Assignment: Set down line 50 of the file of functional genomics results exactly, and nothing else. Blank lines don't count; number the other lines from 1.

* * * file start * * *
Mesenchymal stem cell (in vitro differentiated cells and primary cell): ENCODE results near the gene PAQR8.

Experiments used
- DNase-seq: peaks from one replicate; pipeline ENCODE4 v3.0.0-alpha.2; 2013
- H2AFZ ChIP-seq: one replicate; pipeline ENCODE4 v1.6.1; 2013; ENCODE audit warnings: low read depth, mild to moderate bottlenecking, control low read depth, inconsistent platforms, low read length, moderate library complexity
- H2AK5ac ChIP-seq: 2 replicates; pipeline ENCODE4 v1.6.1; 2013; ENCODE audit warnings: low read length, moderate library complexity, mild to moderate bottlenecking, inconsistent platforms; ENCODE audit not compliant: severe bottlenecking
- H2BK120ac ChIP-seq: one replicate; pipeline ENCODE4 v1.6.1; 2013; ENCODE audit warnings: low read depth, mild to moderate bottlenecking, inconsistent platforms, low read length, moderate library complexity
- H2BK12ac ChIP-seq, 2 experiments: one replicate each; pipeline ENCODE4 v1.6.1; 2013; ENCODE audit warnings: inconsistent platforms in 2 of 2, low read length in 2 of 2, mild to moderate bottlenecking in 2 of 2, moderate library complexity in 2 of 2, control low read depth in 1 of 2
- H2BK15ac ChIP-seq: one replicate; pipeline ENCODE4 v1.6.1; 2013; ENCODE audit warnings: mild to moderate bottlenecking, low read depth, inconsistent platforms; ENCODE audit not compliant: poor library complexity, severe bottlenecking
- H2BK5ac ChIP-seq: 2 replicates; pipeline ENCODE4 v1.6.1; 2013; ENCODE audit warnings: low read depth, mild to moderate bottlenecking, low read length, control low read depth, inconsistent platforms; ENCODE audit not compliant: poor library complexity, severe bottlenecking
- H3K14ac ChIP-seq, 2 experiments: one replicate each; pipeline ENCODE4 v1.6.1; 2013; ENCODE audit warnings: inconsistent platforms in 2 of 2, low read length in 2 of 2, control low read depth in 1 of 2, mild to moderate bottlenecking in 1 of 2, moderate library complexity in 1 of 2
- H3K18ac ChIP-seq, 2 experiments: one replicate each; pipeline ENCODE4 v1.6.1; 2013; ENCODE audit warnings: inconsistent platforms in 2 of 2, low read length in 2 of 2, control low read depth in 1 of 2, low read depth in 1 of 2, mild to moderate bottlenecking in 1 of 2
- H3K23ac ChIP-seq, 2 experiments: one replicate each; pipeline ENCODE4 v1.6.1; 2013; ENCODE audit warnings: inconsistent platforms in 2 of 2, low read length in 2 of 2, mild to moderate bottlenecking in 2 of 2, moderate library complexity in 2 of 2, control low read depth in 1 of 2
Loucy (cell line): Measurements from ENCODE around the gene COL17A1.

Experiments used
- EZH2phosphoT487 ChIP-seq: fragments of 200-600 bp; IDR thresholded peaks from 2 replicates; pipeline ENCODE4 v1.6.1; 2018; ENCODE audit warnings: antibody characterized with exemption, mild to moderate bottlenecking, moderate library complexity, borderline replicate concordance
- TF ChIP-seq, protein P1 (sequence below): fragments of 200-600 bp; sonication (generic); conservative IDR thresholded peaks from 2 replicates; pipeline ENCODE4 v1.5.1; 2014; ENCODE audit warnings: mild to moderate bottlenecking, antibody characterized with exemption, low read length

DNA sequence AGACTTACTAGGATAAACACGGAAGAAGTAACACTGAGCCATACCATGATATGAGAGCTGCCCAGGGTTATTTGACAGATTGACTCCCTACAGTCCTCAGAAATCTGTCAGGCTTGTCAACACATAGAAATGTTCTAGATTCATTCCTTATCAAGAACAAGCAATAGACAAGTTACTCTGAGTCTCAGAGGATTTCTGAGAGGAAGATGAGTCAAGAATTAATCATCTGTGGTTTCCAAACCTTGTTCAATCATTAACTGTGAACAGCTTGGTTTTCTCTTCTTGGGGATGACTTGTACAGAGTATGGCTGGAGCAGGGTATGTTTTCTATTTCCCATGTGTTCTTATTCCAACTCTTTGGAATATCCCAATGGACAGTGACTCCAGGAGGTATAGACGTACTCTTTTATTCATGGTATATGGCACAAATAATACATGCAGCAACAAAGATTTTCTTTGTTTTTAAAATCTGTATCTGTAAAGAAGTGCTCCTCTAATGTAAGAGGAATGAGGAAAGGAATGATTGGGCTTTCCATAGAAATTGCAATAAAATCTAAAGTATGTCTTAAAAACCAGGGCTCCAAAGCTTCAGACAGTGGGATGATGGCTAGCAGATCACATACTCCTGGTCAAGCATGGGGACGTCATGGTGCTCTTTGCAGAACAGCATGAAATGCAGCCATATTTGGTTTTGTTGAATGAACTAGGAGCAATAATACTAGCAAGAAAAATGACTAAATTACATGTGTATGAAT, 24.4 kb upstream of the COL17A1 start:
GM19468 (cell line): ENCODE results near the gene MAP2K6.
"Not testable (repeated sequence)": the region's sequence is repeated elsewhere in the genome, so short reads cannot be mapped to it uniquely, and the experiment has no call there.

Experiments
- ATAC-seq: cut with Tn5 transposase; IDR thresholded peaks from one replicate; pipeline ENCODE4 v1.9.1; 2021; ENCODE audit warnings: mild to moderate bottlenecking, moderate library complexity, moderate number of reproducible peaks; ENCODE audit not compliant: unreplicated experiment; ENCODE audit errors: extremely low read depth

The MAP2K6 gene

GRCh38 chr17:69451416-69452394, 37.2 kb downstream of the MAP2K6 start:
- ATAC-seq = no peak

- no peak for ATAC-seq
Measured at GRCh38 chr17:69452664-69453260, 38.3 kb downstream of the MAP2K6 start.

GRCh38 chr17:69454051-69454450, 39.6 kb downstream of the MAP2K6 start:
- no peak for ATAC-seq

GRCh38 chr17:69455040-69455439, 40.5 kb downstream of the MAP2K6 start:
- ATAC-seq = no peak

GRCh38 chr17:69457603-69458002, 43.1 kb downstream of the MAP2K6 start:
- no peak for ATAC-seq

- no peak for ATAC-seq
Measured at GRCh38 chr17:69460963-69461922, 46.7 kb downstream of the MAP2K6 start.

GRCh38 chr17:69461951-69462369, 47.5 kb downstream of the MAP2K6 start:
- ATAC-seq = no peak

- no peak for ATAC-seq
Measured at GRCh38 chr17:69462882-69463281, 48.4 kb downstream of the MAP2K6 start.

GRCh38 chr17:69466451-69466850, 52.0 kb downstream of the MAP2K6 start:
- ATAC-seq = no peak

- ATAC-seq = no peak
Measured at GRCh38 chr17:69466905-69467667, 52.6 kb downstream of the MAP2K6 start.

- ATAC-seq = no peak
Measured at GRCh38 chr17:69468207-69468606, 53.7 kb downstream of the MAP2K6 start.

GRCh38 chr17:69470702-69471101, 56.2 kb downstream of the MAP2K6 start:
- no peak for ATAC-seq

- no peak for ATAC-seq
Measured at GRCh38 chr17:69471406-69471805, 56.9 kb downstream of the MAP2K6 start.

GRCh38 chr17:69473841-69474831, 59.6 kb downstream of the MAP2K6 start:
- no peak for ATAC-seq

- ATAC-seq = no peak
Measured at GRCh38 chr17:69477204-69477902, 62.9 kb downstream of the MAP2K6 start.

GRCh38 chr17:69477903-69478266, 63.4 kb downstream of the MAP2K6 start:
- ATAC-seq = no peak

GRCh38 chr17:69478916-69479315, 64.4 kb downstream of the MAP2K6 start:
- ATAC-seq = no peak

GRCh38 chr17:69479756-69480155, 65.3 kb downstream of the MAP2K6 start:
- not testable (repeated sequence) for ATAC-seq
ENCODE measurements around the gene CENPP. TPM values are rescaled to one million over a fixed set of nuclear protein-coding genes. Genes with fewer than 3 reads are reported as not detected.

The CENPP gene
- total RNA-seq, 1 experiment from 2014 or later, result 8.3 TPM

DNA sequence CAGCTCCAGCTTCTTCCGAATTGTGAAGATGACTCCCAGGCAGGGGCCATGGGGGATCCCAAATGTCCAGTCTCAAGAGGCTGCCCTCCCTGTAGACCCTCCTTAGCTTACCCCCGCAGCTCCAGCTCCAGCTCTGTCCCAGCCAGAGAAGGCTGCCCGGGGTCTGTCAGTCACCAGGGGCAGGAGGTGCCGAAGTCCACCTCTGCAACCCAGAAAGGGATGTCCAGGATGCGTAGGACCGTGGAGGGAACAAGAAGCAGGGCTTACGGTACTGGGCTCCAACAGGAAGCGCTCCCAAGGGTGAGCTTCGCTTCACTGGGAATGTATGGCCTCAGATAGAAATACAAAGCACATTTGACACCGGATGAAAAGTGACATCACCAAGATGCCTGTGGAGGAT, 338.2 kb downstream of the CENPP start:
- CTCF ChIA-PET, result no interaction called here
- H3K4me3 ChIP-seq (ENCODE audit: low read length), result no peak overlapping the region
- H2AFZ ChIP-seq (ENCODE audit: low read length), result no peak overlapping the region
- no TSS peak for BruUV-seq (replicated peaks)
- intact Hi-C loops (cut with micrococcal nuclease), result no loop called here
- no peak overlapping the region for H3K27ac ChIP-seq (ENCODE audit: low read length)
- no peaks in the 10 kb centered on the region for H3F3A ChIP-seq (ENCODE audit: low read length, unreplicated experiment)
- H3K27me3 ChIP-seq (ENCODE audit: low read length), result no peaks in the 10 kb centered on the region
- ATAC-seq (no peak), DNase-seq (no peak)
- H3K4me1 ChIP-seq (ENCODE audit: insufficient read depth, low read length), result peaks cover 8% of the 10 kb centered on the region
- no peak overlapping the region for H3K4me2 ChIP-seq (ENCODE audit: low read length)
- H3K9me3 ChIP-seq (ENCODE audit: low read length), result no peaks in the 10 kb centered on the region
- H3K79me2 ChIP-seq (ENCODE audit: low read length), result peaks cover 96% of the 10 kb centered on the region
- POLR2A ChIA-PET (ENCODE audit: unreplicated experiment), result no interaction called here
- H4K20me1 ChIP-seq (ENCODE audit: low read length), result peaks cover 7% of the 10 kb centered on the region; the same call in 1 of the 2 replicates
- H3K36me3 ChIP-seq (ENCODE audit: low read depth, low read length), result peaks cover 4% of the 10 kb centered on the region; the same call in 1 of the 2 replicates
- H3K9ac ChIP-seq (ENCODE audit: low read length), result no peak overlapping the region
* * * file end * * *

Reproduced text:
- no peak for ATAC-seq